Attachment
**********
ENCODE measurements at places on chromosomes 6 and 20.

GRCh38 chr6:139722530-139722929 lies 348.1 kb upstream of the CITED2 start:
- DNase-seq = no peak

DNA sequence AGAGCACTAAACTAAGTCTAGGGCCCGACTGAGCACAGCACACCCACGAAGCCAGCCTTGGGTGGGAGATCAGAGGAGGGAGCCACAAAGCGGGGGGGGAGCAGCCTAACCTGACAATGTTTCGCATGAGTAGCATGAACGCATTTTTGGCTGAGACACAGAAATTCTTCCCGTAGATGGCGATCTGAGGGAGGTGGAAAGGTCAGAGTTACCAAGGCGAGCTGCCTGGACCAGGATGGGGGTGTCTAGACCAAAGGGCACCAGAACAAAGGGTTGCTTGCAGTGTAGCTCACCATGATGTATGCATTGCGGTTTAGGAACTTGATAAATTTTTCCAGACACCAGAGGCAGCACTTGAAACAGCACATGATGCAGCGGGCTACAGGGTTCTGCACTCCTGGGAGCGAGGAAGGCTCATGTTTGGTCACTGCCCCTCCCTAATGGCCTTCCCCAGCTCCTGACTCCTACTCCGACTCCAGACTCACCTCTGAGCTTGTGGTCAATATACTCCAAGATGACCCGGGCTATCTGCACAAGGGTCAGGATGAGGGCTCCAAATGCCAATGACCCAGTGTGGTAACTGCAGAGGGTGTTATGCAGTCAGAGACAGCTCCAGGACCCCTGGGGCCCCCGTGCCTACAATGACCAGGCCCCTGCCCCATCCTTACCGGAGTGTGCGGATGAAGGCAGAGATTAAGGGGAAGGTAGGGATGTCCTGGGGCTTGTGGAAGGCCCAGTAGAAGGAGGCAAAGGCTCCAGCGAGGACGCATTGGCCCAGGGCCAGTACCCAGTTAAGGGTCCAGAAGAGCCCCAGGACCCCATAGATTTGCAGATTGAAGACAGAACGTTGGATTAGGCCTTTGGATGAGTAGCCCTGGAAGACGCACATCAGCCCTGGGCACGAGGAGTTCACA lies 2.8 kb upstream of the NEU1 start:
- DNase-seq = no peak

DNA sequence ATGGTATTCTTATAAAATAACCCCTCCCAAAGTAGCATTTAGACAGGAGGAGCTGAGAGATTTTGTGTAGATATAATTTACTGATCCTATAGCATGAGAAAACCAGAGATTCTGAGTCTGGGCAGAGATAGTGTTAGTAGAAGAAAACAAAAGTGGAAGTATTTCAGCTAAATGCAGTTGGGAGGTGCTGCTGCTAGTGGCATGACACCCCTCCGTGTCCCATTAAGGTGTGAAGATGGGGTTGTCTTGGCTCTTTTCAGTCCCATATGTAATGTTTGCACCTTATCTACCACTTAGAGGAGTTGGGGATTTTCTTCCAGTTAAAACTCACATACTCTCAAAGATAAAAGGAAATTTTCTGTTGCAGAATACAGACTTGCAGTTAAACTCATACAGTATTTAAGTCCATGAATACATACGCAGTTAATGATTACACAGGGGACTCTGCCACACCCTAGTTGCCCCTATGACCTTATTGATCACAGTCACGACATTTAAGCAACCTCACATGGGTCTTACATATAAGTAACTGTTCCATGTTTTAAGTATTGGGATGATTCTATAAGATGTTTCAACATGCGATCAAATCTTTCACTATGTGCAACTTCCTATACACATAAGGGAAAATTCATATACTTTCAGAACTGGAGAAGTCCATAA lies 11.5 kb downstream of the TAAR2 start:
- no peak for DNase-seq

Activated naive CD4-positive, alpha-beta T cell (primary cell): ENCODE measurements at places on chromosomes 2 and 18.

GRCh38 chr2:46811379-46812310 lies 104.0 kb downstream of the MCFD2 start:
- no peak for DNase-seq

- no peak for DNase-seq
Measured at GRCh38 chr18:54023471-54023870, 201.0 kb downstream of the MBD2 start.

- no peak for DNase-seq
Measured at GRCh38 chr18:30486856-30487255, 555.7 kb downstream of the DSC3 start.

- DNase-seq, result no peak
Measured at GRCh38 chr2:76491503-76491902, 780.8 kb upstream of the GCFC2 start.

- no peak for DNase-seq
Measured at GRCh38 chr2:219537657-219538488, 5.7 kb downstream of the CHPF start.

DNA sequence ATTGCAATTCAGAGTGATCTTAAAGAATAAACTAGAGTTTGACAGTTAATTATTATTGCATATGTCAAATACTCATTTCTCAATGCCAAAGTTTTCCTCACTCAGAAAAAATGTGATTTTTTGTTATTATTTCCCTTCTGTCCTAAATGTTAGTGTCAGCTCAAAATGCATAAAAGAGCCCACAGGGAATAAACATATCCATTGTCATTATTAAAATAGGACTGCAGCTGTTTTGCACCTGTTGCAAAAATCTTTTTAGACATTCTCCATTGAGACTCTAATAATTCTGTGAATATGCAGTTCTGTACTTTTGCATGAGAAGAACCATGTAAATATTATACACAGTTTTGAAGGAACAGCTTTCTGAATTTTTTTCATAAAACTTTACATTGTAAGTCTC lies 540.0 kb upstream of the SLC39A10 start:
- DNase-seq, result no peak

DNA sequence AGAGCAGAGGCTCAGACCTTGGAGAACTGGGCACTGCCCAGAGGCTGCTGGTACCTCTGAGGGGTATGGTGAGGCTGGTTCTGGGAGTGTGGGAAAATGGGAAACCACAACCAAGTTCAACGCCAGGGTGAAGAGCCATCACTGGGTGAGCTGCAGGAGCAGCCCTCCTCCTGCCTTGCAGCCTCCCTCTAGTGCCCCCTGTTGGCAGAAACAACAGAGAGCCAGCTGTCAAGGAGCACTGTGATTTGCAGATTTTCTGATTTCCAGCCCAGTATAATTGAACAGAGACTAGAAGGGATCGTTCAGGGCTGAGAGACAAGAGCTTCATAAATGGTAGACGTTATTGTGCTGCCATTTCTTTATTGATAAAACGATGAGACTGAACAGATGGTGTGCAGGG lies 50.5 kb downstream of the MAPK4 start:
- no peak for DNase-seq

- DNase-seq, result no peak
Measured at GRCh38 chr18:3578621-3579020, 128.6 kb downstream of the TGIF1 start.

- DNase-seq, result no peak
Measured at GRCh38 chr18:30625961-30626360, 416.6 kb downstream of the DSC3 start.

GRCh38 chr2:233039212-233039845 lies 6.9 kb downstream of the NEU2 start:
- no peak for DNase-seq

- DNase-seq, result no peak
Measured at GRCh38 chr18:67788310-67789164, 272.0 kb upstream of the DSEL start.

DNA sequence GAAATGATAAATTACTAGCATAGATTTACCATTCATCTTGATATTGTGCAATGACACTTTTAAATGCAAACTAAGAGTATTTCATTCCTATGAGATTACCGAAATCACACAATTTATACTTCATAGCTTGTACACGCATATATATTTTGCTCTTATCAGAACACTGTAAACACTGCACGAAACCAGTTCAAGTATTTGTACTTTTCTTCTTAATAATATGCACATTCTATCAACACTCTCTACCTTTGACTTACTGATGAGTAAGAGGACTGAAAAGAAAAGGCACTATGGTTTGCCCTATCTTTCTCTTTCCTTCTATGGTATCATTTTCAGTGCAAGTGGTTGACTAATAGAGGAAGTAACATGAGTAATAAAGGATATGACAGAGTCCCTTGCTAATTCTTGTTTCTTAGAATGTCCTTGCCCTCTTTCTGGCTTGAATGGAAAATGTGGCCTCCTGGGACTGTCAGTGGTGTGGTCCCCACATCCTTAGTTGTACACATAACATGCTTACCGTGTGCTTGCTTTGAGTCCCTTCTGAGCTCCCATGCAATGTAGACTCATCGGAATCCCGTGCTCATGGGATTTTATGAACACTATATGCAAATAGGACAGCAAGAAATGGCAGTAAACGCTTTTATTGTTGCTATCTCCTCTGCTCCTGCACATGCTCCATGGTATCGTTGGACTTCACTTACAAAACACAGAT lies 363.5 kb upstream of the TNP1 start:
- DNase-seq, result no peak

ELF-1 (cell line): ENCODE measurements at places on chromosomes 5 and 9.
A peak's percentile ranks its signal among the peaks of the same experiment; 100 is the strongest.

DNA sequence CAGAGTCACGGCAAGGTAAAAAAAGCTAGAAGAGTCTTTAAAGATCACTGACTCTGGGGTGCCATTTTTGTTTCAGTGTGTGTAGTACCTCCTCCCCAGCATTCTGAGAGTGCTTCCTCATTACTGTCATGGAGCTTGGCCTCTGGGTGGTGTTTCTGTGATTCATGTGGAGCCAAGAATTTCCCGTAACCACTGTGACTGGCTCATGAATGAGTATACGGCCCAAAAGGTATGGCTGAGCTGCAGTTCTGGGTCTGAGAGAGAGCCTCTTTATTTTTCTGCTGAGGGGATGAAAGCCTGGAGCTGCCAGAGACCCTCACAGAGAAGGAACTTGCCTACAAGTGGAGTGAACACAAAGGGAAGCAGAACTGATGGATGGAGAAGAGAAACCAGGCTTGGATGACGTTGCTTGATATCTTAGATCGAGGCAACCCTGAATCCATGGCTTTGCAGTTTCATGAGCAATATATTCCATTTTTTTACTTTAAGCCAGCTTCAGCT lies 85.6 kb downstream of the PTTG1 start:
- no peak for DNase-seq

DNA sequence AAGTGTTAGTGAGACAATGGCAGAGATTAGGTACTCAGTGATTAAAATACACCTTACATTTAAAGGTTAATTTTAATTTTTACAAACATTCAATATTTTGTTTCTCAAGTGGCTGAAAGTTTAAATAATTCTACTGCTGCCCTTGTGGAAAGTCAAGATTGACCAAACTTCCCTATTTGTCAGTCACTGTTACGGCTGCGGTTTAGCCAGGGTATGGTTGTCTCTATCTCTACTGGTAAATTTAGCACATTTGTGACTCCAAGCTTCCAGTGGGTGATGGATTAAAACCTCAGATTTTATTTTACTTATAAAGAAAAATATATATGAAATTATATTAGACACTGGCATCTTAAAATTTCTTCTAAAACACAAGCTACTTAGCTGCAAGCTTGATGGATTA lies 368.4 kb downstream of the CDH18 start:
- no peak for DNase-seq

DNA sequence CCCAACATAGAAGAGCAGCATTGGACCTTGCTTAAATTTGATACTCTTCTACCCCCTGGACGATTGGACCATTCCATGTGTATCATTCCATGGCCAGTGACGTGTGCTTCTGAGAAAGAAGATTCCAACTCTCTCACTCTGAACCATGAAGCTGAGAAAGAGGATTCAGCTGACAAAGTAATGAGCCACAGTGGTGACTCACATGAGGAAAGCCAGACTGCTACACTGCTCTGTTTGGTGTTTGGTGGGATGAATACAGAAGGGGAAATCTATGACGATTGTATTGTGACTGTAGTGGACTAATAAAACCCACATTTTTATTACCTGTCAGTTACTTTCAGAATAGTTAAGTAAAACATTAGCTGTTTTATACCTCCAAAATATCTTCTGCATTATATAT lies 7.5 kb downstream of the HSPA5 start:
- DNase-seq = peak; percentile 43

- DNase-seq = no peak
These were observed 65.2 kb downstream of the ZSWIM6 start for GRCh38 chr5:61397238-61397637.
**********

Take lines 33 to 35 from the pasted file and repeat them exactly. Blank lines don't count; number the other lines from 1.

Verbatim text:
ELF-1 (cell line): ENCODE measurements at places on chromosomes 5 and 9.
A peak's percentile ranks its signal among the peaks of the same experiment; 100 is the strongest.

DNA sequence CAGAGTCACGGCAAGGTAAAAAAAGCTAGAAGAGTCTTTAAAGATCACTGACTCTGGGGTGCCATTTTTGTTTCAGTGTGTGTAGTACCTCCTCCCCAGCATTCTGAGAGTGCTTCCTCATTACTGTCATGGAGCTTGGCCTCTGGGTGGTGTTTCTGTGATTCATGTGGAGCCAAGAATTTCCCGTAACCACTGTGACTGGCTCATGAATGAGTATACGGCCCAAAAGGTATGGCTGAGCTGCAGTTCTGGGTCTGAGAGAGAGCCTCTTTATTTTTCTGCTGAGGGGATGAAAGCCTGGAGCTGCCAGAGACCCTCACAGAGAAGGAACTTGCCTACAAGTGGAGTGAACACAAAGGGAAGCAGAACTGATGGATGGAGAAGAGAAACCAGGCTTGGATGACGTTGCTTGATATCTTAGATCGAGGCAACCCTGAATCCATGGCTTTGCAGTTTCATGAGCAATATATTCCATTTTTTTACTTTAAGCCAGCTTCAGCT lies 85.6 kb downstream of the PTTG1 start: